Figure 14. Clock edges are close for consecutive cycles

In this case, there will be an issue of metastability and hence synchronization needs to be done.

Apart from metastability there can be an issue of data loss also, even though it is a slow to fast clock domain crossing. As can be seen from Figure 14, B1 is the expected output if there would have been no metastability. However, the actual output can be B2. Here the data value ‘1’ is lost, because in the first cycle the value ‘1’ is not captured due to setup violation and in the second cycle the new value ‘0’ is incorrectly captured due to hold violation.

In order to prevent data loss, the data needs to be held constant for a minimum of two cycles of the destination clock. This is applicable for both fast to slow as well as slow to fast clock domain crossings. This can be done by controlling the source data generation using a simple FSM. However, the data incoherency issue can still be there.

In such cases, standard techniques like handshake and FIFO are more useful to control data transfer as they will also take care of the data incoherency issue.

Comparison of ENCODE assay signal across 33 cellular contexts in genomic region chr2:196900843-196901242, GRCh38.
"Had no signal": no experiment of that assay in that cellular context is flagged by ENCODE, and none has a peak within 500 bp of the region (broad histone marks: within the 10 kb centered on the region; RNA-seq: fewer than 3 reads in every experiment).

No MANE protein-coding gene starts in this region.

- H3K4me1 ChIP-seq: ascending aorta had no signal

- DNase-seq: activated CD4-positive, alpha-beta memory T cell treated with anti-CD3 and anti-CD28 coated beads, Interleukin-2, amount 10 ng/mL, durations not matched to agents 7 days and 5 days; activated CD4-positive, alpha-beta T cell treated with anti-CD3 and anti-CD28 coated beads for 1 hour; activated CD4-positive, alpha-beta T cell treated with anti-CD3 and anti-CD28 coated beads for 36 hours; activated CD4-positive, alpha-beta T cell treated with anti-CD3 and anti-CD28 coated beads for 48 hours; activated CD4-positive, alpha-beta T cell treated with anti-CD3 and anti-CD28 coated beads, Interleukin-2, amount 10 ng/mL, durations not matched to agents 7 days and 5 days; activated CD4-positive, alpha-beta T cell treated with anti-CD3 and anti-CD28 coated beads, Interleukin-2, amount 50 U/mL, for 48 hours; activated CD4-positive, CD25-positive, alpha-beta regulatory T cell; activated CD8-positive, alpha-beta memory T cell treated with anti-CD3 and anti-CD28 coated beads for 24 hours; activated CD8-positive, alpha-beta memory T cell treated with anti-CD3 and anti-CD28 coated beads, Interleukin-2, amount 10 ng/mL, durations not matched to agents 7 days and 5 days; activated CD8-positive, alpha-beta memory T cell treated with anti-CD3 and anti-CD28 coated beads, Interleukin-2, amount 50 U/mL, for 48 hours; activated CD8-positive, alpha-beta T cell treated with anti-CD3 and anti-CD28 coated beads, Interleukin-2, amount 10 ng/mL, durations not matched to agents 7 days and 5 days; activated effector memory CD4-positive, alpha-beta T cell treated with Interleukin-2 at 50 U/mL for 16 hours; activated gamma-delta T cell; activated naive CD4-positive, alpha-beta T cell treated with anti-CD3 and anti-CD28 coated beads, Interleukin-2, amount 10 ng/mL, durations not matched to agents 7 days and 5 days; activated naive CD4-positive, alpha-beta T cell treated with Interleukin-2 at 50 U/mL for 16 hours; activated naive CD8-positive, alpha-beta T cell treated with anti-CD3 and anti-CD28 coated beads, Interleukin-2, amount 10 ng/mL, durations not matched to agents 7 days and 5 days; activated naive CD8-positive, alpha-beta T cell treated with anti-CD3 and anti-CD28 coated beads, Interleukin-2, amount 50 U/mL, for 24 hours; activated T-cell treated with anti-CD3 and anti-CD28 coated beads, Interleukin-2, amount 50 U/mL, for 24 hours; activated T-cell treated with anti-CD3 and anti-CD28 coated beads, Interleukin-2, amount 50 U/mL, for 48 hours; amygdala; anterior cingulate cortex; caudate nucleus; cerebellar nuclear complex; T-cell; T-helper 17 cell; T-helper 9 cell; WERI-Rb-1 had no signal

**Asynchronous Clock Domain Crossings**

Clocks which do not have a known phase or frequency relationship between them are known as asynchronous clocks. Whenever there is a clock crossing between two asynchronous clocks, their active edges can arrive very close together leading to metastability. Here the phase difference between the clocks can be variable and unlike synchronous clocks it is unpredictable.

Proper synchronization needs to be done in the destination domain to prevent metastability. Apart from that, there can be problems of data loss and data incoherency (in both fast to slow as well as slow to fast clock crossings). If the source and destination clock frequencies are known, data loss can be prevented by holding the source data constant for two cycles of the destination clock. However, if the circuit is to be designed to be independent of clock frequencies, handshake or FIFO techniques should be used to prevent metastability, data loss and data incoherency.